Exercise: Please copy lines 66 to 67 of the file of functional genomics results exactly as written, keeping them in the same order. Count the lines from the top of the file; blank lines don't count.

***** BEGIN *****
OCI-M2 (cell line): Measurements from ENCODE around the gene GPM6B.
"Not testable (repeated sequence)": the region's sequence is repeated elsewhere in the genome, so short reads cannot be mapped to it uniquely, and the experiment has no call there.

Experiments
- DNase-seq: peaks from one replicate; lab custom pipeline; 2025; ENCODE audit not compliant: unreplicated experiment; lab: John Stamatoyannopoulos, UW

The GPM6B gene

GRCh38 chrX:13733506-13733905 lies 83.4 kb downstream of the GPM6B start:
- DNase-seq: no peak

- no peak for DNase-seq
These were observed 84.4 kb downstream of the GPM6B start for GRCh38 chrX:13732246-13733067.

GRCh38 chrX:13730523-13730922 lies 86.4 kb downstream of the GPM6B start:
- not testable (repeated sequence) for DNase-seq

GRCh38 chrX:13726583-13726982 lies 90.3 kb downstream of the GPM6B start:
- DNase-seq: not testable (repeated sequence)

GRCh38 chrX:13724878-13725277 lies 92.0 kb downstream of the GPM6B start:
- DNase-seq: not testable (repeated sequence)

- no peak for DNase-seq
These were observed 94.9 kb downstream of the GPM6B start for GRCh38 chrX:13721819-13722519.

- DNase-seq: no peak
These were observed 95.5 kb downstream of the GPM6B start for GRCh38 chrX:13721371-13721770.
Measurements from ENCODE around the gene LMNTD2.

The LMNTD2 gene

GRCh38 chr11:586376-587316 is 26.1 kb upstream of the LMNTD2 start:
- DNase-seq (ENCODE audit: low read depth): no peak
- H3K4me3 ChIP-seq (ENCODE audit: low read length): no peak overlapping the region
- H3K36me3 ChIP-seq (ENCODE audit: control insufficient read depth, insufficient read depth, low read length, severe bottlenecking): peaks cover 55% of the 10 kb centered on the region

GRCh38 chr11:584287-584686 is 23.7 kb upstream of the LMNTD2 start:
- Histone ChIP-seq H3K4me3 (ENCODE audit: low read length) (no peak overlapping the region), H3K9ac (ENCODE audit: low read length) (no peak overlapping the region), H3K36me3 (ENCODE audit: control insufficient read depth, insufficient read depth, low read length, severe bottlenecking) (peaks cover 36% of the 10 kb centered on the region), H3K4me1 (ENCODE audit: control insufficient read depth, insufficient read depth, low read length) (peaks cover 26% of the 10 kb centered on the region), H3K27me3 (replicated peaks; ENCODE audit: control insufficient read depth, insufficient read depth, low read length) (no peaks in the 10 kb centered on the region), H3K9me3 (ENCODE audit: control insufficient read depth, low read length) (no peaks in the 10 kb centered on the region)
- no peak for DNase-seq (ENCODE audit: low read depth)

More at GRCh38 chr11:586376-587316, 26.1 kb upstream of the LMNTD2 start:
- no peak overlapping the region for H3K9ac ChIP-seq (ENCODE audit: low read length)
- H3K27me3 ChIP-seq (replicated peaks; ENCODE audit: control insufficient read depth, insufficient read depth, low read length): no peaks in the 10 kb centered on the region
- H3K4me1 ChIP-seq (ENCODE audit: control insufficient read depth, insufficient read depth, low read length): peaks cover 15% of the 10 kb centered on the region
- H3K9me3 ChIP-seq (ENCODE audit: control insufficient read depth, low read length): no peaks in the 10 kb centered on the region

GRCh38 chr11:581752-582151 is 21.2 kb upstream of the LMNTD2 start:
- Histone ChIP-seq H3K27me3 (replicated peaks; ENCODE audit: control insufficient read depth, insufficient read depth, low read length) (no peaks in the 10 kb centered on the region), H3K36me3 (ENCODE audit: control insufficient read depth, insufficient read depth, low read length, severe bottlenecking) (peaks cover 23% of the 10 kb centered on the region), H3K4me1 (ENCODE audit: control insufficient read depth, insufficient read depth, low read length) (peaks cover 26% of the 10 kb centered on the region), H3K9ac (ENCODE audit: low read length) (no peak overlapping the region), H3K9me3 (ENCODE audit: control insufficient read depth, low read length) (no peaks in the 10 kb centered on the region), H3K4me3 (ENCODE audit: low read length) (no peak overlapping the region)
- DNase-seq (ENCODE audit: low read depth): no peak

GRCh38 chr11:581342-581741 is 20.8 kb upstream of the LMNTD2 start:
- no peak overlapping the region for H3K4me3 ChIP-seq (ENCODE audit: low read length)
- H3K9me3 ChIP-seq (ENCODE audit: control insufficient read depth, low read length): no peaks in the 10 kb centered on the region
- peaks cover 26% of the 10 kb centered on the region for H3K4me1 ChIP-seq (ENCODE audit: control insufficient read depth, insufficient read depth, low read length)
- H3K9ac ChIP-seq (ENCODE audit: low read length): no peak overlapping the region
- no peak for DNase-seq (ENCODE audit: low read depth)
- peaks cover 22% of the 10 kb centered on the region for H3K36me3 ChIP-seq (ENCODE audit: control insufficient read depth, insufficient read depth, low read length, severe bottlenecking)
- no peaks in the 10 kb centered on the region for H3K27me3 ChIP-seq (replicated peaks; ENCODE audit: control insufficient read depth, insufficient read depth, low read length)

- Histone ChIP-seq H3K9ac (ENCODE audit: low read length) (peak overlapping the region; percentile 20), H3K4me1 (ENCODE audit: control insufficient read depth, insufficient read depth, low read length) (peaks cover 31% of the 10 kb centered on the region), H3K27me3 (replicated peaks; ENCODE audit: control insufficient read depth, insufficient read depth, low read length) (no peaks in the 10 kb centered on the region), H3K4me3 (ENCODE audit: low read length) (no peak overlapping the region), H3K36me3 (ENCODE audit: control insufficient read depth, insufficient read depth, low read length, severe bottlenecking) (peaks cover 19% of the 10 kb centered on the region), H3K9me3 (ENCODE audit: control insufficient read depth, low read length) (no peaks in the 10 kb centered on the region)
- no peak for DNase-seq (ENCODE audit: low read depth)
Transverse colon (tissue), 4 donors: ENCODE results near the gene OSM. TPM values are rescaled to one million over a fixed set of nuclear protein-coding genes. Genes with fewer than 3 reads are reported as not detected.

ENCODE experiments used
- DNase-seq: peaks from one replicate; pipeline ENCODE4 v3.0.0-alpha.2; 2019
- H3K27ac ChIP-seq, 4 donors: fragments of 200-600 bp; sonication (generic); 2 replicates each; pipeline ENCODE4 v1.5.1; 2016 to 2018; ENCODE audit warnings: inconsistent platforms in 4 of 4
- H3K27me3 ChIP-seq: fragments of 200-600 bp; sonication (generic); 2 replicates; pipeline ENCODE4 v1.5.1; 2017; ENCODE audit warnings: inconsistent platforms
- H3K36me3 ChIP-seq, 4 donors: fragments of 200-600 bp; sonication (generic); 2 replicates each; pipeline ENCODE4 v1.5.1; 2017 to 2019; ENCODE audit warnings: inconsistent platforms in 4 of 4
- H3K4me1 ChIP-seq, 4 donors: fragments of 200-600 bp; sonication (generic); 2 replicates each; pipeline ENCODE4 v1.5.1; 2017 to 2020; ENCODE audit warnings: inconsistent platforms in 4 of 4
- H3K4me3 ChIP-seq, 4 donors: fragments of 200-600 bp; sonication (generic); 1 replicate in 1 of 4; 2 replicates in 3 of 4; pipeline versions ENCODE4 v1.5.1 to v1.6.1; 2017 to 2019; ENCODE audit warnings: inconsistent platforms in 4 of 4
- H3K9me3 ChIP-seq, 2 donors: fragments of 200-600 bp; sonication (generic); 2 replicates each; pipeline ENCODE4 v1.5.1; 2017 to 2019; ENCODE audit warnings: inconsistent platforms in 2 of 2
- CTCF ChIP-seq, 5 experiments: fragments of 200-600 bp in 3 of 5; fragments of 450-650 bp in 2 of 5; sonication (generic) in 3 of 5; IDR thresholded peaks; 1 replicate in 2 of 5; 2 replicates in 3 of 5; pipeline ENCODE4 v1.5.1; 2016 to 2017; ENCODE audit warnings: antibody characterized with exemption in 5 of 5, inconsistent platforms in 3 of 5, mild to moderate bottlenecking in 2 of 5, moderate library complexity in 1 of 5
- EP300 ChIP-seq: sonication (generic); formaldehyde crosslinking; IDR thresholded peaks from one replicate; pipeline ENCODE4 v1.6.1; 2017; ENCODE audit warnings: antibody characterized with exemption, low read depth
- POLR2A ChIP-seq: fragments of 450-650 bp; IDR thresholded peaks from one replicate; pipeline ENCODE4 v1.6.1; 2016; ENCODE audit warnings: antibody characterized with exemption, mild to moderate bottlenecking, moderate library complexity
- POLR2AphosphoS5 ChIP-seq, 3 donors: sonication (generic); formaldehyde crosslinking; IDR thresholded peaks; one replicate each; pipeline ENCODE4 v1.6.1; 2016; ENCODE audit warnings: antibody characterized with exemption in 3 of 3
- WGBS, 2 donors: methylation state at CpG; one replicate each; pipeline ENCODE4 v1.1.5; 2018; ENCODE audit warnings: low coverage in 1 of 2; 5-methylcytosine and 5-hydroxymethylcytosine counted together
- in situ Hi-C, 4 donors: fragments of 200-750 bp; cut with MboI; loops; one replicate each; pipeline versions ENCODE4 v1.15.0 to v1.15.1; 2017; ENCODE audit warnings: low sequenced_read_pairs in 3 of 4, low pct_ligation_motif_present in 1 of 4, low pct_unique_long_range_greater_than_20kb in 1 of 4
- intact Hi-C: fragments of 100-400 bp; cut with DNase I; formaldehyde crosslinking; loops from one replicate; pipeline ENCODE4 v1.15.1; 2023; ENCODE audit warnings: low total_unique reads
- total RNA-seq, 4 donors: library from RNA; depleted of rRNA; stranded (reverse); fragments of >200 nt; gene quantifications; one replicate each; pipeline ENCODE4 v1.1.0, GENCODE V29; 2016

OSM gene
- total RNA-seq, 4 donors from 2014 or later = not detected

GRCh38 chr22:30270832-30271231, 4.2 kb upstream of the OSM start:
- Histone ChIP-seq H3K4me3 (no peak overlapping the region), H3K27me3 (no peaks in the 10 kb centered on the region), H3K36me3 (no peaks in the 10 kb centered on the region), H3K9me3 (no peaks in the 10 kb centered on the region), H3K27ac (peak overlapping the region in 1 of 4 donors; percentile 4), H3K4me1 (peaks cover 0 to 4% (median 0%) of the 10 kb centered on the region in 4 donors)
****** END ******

GRCh38 chr22:30270832-30271231, 4.2 kb upstream of the OSM start:
- Histone ChIP-seq H3K4me3 (no peak overlapping the region), H3K27me3 (no peaks in the 10 kb centered on the region), H3K36me3 (no peaks in the 10 kb centered on the region), H3K9me3 (no peaks in the 10 kb centered on the region), H3K27ac (peak overlapping the region in 1 of 4 donors; percentile 4), H3K4me1 (peaks cover 0 to 4% (median 0%) of the 10 kb centered on the region in 4 donors)